Message 5 of 22 , Aug 22 12:34 PM
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              I've asked before, but what is the difference with what you are making and
              an air motor, like mechanics use to remove wheel nuts?
              ----- Original Message -----
              From: "Mike Passerotti" <mike.passerotti@...>
              To: <TeslaTurbine@yahoogroups.com>
              Sent: Thursday, August 22, 2002 9:25 AM
              Subject: RE: [TeslaTurbine] Shafted


              >
              > Keyslot on the shaft and keyslot on the cd hub, and a key. The shaft will
              > have one shoulder for the cd hub on one side. The cd washers will be cd
              > hubs cut down to just reaching the inside edge of the exhaust ports. The
              > other end of the shaft will have a threaded nut that will push on a washer
              > (slotted for the key also). The washer will compress the cd hubs against
              > the stationary shoulder. I'll setup the rotation and the threads so that
              > the nut won't come off while in operation. This is a low power
              application
              > so the key can be small square aluminum bar stock. If ballance is needed
              > I'll have to use a second key opposing the first key. Dang, that sentence
              > sounded too much like a patent description. I've written two mechanical
              > patents for an employer. What do you think about one versus two keys?
              >
              > I have access to a 50 W laser machine to cut my exhaust ports, rivet
              holes,
              > washers and key slots on the CDs.
              >
              > I'll be removing the gold layer on the CDs to prevent removal during
              > operation. When rubbing the gold layer off CDs with my fingers, I made a
              > mental note on just how easy it is to destroy CDs. Be careful with them.
              >
              > Here is an ascii profile of the shaft:
              >
              > _______
              > ___-| |-------------++---------____
              > 1 2 3 4 5 6 7 8 9
              > 1 bearing
              > 2 bearing shoulder
              > 3 exhaust area
              > 4 CD hub stationary shoulder
              > 5 CD hub / disc pack (key slotted)
              > 6 threaded for dick back compression against a washer
              > 7 exhaust area
              > 8 bearing shoulder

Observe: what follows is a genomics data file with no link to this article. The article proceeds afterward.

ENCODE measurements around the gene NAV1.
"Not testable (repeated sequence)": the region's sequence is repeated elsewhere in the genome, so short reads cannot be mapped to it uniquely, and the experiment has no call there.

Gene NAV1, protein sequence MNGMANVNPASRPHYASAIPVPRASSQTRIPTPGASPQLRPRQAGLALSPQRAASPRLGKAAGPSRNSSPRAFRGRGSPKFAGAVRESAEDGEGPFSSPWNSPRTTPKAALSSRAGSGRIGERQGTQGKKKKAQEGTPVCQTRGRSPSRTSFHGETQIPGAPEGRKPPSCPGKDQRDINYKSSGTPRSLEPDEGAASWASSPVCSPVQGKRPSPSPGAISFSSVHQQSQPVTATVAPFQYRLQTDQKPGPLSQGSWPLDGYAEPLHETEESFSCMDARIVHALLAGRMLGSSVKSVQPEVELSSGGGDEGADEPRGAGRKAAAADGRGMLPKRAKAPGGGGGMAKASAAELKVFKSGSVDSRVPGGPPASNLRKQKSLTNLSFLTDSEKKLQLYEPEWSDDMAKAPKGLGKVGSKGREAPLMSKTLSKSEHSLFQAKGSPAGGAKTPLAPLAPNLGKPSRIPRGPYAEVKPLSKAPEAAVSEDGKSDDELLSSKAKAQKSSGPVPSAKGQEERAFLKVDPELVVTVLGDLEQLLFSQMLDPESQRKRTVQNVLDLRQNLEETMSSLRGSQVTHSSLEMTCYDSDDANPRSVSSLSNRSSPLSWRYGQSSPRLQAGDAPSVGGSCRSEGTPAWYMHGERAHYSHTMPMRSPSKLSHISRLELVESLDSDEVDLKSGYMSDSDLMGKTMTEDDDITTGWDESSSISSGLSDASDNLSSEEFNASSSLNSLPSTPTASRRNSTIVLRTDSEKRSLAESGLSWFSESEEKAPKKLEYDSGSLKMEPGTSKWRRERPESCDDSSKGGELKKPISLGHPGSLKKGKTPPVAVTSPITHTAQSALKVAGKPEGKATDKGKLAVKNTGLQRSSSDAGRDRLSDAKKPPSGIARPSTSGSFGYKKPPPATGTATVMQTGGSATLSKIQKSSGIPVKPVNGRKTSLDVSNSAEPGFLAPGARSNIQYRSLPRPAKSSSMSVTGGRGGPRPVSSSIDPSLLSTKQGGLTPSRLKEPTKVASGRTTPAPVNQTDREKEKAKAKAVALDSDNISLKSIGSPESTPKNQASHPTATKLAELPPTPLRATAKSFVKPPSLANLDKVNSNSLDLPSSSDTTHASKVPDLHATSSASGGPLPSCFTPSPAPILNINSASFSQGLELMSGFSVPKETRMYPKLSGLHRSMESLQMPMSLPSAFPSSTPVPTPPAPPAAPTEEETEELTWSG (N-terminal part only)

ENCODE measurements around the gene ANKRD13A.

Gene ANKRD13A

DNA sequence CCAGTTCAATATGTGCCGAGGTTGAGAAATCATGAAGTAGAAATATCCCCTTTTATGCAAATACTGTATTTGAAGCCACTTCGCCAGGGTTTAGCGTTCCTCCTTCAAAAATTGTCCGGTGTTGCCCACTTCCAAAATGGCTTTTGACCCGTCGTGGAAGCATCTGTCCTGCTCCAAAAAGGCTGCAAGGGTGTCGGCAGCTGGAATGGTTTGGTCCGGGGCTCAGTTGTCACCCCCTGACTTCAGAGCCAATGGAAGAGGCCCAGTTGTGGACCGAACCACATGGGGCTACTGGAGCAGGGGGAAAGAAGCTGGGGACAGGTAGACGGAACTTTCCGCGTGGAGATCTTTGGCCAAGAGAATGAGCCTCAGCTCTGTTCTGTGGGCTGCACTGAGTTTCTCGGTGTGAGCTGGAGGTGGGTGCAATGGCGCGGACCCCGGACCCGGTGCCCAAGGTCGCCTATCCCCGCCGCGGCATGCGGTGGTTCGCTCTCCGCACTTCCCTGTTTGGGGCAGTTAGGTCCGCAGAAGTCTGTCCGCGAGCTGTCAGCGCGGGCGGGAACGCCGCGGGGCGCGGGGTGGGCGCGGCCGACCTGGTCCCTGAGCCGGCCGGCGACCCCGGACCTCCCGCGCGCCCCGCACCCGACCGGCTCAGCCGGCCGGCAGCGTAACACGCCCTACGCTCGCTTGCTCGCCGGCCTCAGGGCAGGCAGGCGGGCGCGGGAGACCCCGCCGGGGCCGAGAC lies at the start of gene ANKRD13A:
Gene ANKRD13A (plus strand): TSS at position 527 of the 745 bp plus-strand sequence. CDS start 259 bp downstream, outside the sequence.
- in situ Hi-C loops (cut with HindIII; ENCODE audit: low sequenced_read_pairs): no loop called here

> 9 bearing
              >
              > Mike Passerotti
              >
              > -----Original Message-----
              > From: abnengineering@... [mailto:abnengineering@...]
              > Sent: Thursday, August 22, 2002 1:49 AM
              > To: TeslaTurbine@yahoogroups.com
              > Subject: RE: [TeslaTurbine] Shafted
              >
              >
              > How are you going to mount the cd's to the shaft?
              >
              > Mike Passerotti <mike.passerotti@...> wrote:
              >
              > >I want an aluminum shaft for my CD turbine. Anyone able to lend a hand?
              > >Its a small shaft, but I don't have access to a metal lathe. Any ideas
              on
              > >obtaining a small metal lathe?
              > >
              > >
              > >Mike Passerotti
              > >
              > >
              > >
              > >
              > >
              > >Your use of Yahoo! Groups is subject to http://docs.yahoo.com/info/terms/
              > <http://docs.yahoo.com/info/terms/>
              > >
              > >
              > >
              >
              >
              > Yahoo! Groups Sponsor
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              >
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              > <http://docs.yahoo.com/info/terms/> .
              >
              >
              > Your use of Yahoo! Groups is subject to the Yahoo! Terms of Service.
              >
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            • Mike Passerotti
              The air motors for impact wrenches are rotary vane. The TT is not a rotary vane engine or pump. The TT is closer to a torque converter on automatic
              Message 6 of 22 , Aug 22 1:44 PM
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                The air motors for impact wrenches are rotary vane. The TT is not a rotary
                vane engine or pump. The TT is closer to a torque converter on automatic
                transmissions where two plates in a fluid turn. In the torque converter, a
                plate is the input power which transmits the power through the fluid to the
                output plate. That was another of Tesla's ideas. The Tesla Turbine is